Limitations

Throughout geography you should be provided with many opportunities to identify weaknesses or limitations within data. For example, you may be able to comment on sample size or the way in which data was collected. Additionally, you should be able to identify limitations in graphs such as scatter graphs. For example if you were testing the relationship between the wealth and health of a country, then using just the data of three countries would be insufficient so your data is limited.

Spearman's rank correlation coefficient

Spearman's rank correlation coefficient offers the opportunity to use a statistical test to determine the strength of any relationship (correlation) between two sets of data. This enables us to determine how accurate or reliable the data is. Spearman’s rank is a mathematical equation which can be used when at least ten pairs of data are compared in a scatter graph.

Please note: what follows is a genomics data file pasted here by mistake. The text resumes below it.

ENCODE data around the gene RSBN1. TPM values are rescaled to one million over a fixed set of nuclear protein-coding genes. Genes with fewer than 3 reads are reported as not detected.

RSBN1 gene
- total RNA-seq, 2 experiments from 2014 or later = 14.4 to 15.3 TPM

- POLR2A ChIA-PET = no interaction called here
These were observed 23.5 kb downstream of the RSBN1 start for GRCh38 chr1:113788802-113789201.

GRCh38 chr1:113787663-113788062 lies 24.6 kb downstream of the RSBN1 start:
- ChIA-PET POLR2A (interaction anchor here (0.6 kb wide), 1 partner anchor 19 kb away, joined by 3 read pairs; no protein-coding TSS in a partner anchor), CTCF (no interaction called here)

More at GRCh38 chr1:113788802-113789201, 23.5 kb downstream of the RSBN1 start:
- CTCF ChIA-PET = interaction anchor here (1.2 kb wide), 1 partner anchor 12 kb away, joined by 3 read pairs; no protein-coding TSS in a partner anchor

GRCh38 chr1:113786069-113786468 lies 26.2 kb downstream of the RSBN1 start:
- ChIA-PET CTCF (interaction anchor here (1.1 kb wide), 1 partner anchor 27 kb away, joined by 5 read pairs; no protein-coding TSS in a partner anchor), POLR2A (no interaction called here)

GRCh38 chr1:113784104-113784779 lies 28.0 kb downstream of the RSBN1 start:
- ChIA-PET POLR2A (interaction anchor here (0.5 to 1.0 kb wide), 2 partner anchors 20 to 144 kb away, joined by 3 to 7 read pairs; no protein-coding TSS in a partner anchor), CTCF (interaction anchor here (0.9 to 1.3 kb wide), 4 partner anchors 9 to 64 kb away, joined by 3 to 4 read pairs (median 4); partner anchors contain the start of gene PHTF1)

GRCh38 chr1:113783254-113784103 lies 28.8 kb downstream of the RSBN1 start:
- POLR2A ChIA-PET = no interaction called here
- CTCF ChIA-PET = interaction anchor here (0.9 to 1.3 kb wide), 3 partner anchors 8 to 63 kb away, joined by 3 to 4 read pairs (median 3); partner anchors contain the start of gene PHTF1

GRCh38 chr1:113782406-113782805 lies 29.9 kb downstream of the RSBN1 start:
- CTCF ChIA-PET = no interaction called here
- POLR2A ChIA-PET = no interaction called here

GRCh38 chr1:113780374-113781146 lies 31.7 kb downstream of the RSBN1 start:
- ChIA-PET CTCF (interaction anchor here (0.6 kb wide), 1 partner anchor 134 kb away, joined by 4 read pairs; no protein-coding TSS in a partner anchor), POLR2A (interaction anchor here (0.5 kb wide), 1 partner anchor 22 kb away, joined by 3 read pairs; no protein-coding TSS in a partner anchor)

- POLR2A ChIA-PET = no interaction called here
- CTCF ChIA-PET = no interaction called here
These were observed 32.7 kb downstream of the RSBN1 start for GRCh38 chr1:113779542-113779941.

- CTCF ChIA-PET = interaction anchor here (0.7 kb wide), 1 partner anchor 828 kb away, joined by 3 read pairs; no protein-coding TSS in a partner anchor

The following equation is needed:

{r_s}~=~{1}~{-}~\frac{6{\Sigma}{d^2}}{n(n^2~-~1)}

{\Sigma} means the total {d^2}

{n} is the number of sets of paired data

{d} is the difference between pairs of ranked data

Spearman's rank always gives an answer between −1 and +1. The numbers between are like a scale, where −1 is a very strong link, 0 is no link and +1 is also a very strong link.

A value of 1 is perfect positive correlation. A value of -1 is a perfect negative correlation. 0 indicates no correlation.

For example, if Spearman's rank was 0.8, because it is close to +1, it means that the link is strong and it is possible to say that those two sets of data are linked, and increase together. If it was −0.8, it is possible to say it was linked and as one increases, the other decreases. If there is no relationship (correlation), a value close to 0 would be arrived at. 0 indicates no correlation therefore the data has no relationship so the results may be limited in what they show/tell us.

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